Start with fraud

Since the formation of the Joint Select Committee on Deficit Reduction was announced this summer, there has been no shortage of provider and industry groups vocalizing where Congress shouldn’t cut. As the “supercommittee” looks for ways to eliminate at least $1.2 trillion from federal spending, we’re witnessing unprecedented efforts by Washington special interests to cry “not me!” and announce the dire consequences of funding reductions.

As someone who has spent considerable time and effort investigating the extensive waste, fraud and abuse that permeates the Medicare and Medicaid programs, it seems this would be the logical place to start piling up the savings. The public is already there, as evidenced by a September Gallup poll showing that Americans think 51 cents of every federal dollar spent is wasted.

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The facts about the slow drain of taxpayer dollars are disturbingly clear. Medicare and Medicaid continue to be victimized by fraud, abuse and improper payments (payments that should not have been made or were made in incorrectly), and the extent of the loss is enormous. 

The Government Accountability Office (GAO) estimates that Medicare and Medicaid lost more than $70 billion to improper payments alone in fiscal 2010 — equivalent to an estimated $900 billion over 10 years — and some experts peg the losses even higher at $100 billion annually. No other government program is as rife with such erroneous, if not criminal, behavior. Harvard professor and author of License to Steal Malcolm Sparrow suggested in Senate testimony that fraud and abuse across our healthcare system could be a quarter of total spending.

Unfortunately, Medicare and Medicaid continue to engage in “pay and chase” efforts to deter fraud. This is the practice of investigating suspicious claims after they have been paid and then trying to track down the money with recovery efforts. The problem is that by the time the questionable claims are flagged and investigated, and attempts at recouping the losses are launched, the money is almost always long gone, and scammers have made off with billions of dollars.

Fortunately, there is a better way, and it involves the pre-payment examination of claims. This is the norm in the private health insurance industry, where the fraud rate is less than 1.5 percent. The credit card industry processes more than $2 trillion in annual transactions, making it twice the size of Medicare and Medicaid combined. There are 700 million cards in circulation and millions of vendors. Yet fraud in the credit card industry is one-tenth of 1 percent because it targets aggressively questionable behavior before the money goes out the door. Have you ever been asked by a clerk to show ID while making a purchase? That is a real-time pre-payment audit.

Meanwhile, a staggering 10 percent of all Medicare and Medicaid dollars continue to be lost to waste, fraud and abuse. The problem has become so bad that the HHS inspector general said Medicare fraud is more lucrative than the drug trade, with “easy money, less violence and lighter punishments.” Indeed, organized crime has flocked to Medicare fraud as documented by “60 Minutes” and other news programs.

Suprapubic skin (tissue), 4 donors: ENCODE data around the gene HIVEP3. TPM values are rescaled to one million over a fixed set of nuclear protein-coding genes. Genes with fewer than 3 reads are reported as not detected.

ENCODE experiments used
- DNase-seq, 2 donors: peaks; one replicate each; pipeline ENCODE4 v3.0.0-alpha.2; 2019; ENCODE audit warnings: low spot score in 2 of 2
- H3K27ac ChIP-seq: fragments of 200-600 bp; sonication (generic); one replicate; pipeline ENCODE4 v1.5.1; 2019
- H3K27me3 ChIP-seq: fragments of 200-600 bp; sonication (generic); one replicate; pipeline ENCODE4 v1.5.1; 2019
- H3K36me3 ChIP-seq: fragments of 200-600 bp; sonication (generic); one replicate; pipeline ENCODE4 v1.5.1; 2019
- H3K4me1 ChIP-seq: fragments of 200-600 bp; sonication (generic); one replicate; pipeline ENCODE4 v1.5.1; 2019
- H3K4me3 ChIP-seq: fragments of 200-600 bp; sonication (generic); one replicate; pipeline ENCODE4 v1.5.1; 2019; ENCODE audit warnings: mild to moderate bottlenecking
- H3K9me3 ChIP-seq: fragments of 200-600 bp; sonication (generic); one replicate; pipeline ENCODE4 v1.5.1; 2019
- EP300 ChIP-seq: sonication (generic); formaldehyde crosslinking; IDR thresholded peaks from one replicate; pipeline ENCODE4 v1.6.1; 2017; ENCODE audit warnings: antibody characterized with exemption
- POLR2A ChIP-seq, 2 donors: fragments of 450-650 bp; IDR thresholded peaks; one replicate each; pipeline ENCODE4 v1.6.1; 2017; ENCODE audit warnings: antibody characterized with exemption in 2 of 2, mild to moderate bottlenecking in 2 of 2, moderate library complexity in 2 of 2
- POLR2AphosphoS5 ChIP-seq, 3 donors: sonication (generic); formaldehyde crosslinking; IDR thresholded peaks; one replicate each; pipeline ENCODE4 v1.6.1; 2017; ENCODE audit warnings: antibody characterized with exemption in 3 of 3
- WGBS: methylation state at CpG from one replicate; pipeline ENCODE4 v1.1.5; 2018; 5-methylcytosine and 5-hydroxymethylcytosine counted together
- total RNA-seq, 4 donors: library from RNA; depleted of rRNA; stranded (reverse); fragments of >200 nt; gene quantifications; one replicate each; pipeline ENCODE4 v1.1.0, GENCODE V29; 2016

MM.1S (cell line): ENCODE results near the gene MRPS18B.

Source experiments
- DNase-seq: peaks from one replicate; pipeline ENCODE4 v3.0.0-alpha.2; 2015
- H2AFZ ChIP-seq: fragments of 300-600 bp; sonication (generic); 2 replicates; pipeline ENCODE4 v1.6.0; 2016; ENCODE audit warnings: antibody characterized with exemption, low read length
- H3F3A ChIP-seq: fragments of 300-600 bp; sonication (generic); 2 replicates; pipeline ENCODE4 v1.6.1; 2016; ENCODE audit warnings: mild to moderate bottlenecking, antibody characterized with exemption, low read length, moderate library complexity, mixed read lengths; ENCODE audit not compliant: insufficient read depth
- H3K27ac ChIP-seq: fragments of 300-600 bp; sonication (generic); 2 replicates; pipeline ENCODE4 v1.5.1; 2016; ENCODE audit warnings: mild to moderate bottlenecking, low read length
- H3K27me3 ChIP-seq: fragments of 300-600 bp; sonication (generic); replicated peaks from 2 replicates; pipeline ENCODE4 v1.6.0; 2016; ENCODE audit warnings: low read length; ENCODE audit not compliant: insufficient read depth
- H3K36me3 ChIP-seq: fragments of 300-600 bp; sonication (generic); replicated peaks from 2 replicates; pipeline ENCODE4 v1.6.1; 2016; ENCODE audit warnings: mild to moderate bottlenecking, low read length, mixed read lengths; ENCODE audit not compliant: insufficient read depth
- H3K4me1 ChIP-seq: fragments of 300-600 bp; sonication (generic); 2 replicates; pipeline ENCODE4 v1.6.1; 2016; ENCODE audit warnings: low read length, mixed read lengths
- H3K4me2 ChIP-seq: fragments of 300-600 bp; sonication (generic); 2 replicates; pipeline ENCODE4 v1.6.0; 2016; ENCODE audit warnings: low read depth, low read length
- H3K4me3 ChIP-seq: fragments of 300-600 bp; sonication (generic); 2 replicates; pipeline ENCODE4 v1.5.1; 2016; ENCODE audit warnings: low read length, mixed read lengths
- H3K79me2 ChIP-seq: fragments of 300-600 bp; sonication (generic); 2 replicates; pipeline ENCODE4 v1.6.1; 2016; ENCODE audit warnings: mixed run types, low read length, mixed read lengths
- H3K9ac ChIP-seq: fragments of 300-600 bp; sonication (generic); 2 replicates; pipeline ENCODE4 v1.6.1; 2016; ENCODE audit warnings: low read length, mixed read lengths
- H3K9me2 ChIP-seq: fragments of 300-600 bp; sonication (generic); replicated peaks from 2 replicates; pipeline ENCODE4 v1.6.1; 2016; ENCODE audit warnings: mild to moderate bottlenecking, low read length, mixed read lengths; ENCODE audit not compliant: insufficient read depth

The Patient Protection and Affordable Care Act (PPACA) included provisions to combat waste, fraud and abuse, yet those provisions have been projected to save American taxpayers just $7 billion over the next 10 years. That is less than one-tenth of 1 percent of the estimated total losses expected over that time span.

Fortunately, awareness of the size and scope of this problem is leading to some promising solutions. For example, Sens. Tom CarperThomas (Tom) Richard CarperOvernight Energy: Trump adviser Kudlow seeks end to electric car, renewable energy credits | Shell to pay execs based on carbon reduction | Justices reject greens' border wall lawsuit Representing patients’ voices Overnight Health Care: Top Trump refugee official taking new HHS job | Tom Price joins new Georgia governor's transition | FDA tobacco crackdown draws ire from the right MORE (D-Del.) and Tom CoburnThomas (Tom) Allen CoburnThe Hill's Morning Report — Presented by PhRMA — Worries grow about political violence as midterms approach President Trump’s war on federal waste American patients face too many hurdles in regard to health-care access MORE (R-Okla.) have introduced the FAST Act to strengthen the Medicare and Medicaid programs as a whole. In addition, the home healthcare community has developed concrete reforms — including pre-payment claims review — to problems plaguing its specific benefit. And advocacy leaders like AARP have come together to urge Congress to make program integrity improvement its top priority.

The Joint Select Committee on Deficit Reduction has a formidable task before it, but also a remarkable opportunity. Americans — taxpayers, voters and the seniors who depend on Medicare — overwhelmingly agree that criminals should be targeted first.

Frogue edited the book Stop Paying the Crooks and is a partner at FrogueClark LLC and a consultant to the Partnership for Quality Home Healthcare.